OLYMPIA — A pair of peregrine falcons is raising three chicks this spring in a nesting box perched high on the railing of a Port of Olympia crane.
It marks the eighth straight year that the pair used the southernmost of the two cranes during nesting season, rearing their young amidst the occasional bustle of marine terminal operations.
The number of chicks successfully hatched each year has ranged from zero in 2003, when they didn’t have a nesting box, to four in 2009.
State Fish and Wildlife biologist Steve Desimone confirmed last week the presence of at least two chicks approximately one week old. Black Hills Audubon member Whittier Johnson spotted three chicks on Wednesday, including one that was somewhat smaller than the other two, suggesting it had hatched later.
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Desimone and Johnson used spotting scopes set up in the Olympia Farmers Market to view into the box in the morning when the adults bring food to the chicks.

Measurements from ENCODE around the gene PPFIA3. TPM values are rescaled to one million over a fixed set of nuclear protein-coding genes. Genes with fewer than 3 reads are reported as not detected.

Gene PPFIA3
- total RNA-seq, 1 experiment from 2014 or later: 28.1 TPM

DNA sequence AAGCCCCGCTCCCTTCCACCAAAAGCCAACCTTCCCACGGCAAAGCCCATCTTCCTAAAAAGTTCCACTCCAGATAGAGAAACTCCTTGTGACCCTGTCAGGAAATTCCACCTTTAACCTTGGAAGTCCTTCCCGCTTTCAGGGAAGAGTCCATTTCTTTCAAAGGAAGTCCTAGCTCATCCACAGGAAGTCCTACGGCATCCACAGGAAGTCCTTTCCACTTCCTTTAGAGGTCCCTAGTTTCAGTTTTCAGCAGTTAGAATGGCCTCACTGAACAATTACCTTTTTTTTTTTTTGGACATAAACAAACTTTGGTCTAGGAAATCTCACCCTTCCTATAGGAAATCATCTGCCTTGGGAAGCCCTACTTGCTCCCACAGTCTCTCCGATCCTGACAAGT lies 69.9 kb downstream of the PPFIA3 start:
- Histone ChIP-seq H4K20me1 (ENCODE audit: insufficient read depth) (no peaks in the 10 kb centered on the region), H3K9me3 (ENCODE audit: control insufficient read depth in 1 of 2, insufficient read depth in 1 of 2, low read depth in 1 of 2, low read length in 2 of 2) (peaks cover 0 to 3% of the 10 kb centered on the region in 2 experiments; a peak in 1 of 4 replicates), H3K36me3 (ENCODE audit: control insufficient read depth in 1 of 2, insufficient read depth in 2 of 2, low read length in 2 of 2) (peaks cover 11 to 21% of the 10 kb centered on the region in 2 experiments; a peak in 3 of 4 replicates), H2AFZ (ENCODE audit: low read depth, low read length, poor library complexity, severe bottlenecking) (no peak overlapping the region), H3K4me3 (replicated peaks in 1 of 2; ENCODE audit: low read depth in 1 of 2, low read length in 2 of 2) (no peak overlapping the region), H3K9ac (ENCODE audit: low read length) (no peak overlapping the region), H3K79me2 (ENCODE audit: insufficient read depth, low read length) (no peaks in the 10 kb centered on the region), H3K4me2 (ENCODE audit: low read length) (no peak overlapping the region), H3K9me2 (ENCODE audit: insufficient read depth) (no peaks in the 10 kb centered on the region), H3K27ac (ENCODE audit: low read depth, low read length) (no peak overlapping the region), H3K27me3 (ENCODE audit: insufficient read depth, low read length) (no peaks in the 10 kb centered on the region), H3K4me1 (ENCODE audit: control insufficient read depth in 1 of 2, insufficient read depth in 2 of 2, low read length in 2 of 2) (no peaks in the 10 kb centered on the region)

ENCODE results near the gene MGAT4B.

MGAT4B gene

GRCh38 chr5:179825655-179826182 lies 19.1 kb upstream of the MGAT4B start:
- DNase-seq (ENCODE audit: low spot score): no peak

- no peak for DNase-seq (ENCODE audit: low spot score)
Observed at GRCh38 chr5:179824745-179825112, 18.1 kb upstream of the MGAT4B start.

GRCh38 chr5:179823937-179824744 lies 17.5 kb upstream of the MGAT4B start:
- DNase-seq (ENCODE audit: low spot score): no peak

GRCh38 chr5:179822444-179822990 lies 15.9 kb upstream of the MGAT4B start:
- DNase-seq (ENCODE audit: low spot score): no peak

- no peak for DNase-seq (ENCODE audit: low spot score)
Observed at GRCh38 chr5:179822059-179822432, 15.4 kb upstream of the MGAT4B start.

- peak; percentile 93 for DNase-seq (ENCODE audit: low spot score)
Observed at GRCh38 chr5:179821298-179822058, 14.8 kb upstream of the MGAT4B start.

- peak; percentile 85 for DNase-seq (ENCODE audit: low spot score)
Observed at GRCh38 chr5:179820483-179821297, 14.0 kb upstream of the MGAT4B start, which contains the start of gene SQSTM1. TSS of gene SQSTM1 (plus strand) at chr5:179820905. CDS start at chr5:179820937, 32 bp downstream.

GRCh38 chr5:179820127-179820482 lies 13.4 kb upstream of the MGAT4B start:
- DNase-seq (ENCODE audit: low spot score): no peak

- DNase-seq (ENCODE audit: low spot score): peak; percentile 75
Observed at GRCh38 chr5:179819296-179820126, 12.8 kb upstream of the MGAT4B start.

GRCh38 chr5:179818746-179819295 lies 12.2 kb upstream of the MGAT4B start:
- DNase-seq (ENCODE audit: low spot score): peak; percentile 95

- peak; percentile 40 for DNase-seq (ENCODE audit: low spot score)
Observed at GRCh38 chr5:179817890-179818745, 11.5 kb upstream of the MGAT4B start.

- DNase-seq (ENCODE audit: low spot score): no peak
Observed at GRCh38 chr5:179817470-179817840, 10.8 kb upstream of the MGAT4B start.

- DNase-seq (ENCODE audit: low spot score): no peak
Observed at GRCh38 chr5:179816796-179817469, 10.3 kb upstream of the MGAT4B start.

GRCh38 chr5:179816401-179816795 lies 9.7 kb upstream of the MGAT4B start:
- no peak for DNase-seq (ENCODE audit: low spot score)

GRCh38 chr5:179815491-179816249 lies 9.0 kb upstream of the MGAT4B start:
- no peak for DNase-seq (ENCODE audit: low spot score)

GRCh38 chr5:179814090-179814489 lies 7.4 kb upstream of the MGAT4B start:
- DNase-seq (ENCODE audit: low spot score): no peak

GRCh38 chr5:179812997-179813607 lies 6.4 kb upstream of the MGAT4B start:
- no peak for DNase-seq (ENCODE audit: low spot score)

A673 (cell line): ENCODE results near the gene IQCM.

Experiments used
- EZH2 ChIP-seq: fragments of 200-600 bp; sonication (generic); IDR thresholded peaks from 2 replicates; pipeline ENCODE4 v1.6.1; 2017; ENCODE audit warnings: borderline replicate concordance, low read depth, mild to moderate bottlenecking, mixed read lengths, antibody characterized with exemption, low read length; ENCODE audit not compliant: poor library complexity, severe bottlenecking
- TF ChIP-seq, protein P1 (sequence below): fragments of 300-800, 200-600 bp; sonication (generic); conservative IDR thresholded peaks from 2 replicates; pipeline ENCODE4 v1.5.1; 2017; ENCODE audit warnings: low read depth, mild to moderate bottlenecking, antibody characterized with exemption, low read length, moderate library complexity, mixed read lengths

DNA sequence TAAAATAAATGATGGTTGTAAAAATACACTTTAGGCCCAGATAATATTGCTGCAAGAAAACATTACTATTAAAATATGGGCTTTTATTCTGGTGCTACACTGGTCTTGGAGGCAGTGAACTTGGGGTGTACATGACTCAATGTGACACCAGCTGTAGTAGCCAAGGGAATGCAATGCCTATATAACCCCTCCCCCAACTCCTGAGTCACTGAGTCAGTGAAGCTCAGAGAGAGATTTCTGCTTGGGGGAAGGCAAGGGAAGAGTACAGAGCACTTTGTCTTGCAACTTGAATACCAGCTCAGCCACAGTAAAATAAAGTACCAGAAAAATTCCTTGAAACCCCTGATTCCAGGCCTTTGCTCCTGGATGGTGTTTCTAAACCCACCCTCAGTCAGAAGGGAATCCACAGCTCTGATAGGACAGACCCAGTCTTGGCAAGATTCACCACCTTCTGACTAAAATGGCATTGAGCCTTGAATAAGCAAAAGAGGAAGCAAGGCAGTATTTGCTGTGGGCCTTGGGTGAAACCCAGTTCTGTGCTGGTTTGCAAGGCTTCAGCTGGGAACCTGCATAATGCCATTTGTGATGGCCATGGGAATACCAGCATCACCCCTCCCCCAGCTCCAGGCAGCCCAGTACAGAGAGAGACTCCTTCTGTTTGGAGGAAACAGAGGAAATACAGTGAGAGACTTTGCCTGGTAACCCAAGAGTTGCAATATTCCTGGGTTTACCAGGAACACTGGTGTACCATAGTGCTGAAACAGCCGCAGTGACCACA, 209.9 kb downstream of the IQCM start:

The chicks are old enough now to hold their heads up and peer over the edge of the nesting box.
If history is any indicator, the chicks will leave the nest in late June. Roughly 30 percent of all peregrine falcons hatch each year survive to age 1, according to state Fish and Wildlife studies.
The department plans to place identification tags on the chicks in about 10 days. The 2009 offspring were banded, but there’s been no sign of their whereabouts, Desimone said. The state is home to about 150 nest sites in rural and urban areas from Bellingham to Olympia. Not all nest sites are occupied each nesting season.
Peregrine falcons, the world’s fastest flying bird, were pushed to the brink of extinction in the 1970s as pesticides built up in the food chain, causing a fatal thinning of their eggshells. They have been on the recovery road since DDT and other persistent pesticides were banned. The birds were removed from the federal Endangered Species Act list in August 1999 and the state endangered list in April 2002.
John Dodge: 360-754-5444 firstname.lastname@example.org